One writer paints a picture of her struggle with mental health
This morning Depression and Anxiety arrived for a visit. Unlike other guests, they do not knock on the door, and I wake to find them sat on either side of my bed, staring into my face as I open my eyes.
I try to sit up, but my body refuses to respond, had it turned to lead? I take a deep breath only to feel suffocated. Have I died? Is this the afterlife?
‘You can’t do this day’ Anxiety says. ‘I can’t do this day’ repeats the voice inside me.
‘You’re a failure’ says Depression. ‘I’m a failure’ comes the affirmation from within.
I lie there. For hours? For minutes? I don’t know, until Anxiety taps my shoulder. ‘Check your phone, see what’s going on! You’re missing out, hurry up’.
Depression leans in, ‘There’s no point checking your phone, no one cares about you. Why bother?’
The battle is won. I grab my phone and open Facebook.
‘Maria is now in a relationship’. Anxiety and Depression take a collective sigh. ‘Maria in a relationship and look at you! You’re going to be alone forever! Who would want you anyway, you’re such a defective piece!’
‘Raj Jones is excited to announce that I’ve brought my own flat! Housewarming invites coming your way!’
Anxiety takes on a panicked tone. ‘You’re borrowing money from your parents just to be able to meet basic expenses and look at him making something of himself! You need to do something and now. Oh my god. Oh my god.’
Like picking at a scab, I continue to scroll down and see that Natalia Bonsu has put up six new photos in the album ‘Our new baby boy’. Depression eyes me up and down. ‘You would be a failure as a parent, it would be a miserable existence, you’re better off alone.’
I muster the strength to stand up. Anxiety hugs me from the front, Depression from behind. I slouch under the extra weight and catch sight of myself in the mirror.
‘So fat, look at that belly. This is why you don’t have a job, you need to go to the gym right now.’ ‘Get dressed’ orders Anxiety. Depression pulls me back into bed, ‘No point going to the gym, no point to anything.’
I turn to one side and Anxiety stares back, I turn over and Depression strokes my hair.
My phone alerts me to a text message; it’s Zainab, asking if we are on for dinner tonight. A hurricane unleashes in my brain, both Anxiety and Depression start speaking at once, ‘You’ve cancelled on her before if you do it again she’ll hate you!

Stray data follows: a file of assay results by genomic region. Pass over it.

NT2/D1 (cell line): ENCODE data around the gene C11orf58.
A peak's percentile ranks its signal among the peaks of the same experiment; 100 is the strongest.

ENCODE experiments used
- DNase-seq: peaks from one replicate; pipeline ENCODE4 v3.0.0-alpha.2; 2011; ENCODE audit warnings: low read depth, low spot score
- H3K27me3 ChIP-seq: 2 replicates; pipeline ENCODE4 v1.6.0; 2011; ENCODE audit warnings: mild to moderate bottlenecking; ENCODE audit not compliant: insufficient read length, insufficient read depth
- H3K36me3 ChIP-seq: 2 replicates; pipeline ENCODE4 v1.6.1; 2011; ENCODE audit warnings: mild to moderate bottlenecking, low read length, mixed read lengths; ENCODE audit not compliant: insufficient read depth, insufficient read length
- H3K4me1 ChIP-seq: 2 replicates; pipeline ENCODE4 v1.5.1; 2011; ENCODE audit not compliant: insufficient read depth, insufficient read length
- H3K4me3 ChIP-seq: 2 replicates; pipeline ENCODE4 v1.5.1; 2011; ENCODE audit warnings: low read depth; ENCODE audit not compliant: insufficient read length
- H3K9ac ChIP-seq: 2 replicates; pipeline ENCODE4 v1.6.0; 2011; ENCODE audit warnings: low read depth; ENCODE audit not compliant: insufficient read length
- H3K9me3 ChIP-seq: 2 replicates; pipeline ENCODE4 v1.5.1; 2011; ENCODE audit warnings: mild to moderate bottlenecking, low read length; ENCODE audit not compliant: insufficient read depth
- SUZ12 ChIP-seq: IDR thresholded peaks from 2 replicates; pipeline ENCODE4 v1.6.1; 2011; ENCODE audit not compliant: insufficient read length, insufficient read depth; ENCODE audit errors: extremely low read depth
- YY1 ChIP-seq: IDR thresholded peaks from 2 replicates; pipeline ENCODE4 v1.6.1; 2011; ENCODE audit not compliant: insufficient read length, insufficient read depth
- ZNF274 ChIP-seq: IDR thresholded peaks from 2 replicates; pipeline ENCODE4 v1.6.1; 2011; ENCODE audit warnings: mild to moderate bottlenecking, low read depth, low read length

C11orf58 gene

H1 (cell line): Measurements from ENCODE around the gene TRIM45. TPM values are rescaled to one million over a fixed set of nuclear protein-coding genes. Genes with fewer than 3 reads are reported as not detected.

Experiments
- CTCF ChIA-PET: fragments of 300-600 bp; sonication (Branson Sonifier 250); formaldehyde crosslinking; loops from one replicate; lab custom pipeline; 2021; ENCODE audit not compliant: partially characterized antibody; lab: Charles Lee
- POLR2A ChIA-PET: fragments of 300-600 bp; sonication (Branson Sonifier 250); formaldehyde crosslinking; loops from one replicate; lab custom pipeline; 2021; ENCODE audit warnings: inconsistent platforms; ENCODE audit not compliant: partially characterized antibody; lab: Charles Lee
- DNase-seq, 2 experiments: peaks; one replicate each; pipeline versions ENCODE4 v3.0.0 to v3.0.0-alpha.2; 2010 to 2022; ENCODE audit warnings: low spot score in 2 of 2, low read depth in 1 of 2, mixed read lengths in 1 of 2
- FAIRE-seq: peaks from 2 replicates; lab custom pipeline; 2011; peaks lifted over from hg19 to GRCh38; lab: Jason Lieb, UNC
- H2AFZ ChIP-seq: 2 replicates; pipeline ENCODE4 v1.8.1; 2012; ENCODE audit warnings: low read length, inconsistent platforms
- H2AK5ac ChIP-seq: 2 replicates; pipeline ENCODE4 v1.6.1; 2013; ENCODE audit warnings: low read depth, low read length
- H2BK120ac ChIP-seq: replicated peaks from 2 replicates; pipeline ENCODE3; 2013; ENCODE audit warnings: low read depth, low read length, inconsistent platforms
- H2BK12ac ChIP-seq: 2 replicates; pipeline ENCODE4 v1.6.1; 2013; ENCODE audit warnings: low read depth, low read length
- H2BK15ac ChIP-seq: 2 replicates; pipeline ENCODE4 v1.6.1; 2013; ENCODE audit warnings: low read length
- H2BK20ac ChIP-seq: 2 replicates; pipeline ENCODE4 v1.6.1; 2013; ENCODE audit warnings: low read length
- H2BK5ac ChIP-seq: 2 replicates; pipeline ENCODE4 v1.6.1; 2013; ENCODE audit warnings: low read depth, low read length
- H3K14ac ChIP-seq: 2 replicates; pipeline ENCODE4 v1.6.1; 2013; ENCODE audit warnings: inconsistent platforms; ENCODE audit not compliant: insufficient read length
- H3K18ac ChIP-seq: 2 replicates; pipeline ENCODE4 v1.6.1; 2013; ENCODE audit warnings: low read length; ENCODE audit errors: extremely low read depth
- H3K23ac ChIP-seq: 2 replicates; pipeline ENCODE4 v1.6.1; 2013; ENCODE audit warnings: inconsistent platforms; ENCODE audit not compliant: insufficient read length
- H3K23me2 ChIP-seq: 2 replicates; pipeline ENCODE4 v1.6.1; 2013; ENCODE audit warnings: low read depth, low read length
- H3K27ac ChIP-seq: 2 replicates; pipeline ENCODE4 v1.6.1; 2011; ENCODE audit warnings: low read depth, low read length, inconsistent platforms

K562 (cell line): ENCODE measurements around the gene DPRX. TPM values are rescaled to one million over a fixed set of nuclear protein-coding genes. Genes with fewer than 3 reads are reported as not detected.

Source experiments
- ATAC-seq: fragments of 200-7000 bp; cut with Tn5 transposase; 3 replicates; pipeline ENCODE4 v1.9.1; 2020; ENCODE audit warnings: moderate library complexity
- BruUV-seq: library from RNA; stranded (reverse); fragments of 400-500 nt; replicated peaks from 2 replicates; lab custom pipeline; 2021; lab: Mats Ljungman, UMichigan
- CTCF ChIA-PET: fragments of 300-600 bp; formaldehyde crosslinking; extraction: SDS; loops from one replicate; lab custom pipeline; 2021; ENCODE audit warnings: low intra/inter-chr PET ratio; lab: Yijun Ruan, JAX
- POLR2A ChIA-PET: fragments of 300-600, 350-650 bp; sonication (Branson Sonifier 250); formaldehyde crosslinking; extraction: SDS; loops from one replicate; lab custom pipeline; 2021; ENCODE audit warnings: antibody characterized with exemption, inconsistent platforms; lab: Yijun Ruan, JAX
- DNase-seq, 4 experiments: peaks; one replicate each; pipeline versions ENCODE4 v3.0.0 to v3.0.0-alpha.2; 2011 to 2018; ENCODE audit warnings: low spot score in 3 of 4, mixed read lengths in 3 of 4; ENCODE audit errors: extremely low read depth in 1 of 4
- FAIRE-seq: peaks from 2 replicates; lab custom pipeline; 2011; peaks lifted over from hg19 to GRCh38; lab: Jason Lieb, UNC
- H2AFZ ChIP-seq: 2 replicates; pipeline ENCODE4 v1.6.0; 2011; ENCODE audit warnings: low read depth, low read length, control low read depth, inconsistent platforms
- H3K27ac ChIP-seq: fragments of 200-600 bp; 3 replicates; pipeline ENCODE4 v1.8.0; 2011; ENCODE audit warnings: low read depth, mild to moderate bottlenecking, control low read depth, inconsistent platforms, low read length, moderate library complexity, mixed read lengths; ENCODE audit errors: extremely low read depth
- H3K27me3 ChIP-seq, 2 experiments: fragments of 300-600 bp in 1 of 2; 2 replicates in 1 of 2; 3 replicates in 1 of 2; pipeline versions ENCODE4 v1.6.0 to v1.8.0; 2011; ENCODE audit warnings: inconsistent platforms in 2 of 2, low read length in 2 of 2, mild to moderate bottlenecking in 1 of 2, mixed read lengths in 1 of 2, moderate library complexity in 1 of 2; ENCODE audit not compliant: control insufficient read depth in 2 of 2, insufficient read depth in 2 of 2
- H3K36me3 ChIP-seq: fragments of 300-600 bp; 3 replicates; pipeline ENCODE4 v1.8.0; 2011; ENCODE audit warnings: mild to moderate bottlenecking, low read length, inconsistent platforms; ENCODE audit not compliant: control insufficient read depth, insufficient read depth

Depression disagrees, ‘She won’t care if you come or not, she’s probably hoping you’ll say no, who wants to be around you anyway.’
I put the phone away, and determined to meet a deadline reach for my laptop. Anxiety stands in my way ‘You’re a shit worker, you won’t be able to get this done. No one will like it and if they do you’ll get criticised because you are a fraud.’
I head to the kitchen. Insatiable Depression pulls out a half-baked frozen pizza from the oven, disciplined Anxiety eats the mushrooms off it and bins the rest.
Without warning both begin to shout.
‘You are lazy, an avoidant and making all this mental health stuff up. You don’t have anything to be unhappy about, why are you not more grateful. You are a disappointment to your loved ones, a burden.’
I cry. I shout in agony. I curl into a ball, seeking ether for this painful numbness.
Sometimes hours, sometimes days, sometimes weeks later, the two guests will leave. Pushed out by medicinal help, evicted through the words of loved ones, defeated by the hands of time. Perhaps it is a temporary departure, maybe a long-term break, but leave they do.
Day-to-day survival can sometimes feel like a battle, particularly in this post-Brexit, post-Trump, Voldemort-ruled bizarre reality we seem to be living in. For those prone to depression and anxiety, this can further trigger symptoms.
This, combined with the stigma surrounding mental illness in many communities, makes the burden of depression, anxiety and other mental health issues feels heavier; often it feels like taking a long sigh, yet there not being enough air to inhale.
Depression and anxiety affect people in different ways, symptoms are different and so are solutions. This is a simplified account of my own experience with it. For some medication helps, for others therapy. Engaging in radical self-care has been known to ease my symptoms, be it being in nature, having a support system, taking long baths or watching back to back episodes of Murder She Wrote.
Often when feeling depressed or anxious I push people away, something which can be quite common. It is compassion and patience from those around me during these times which can ease things, for their ability to give me this helps me to be compassionate and patient with myself.
What does your depression and anxiety look like? Mine is a tapestry of colour, blues and greens, amniotic fluid, surging around in waves, a still life painting come alive. A splash of red, monsters and mermaids, Warsan Shire’s poetry, Frank Ocean’s voice, my mother’s hugs, a stranger’s smile, a child fleeing war washed ashore, a young man giving his train seat up for a pregnant stranger, the laughter of my nieces.
Living with a mental health issue does not make me or you any less smart, funny, fierce, intelligent, beautiful or strong. This is not about bravery, it is not about failure or success. It just is.
So to anyone struggling with living with anxiety or depression, just remember I am too.
You are not alone.
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Featured image: Adi Sujiwo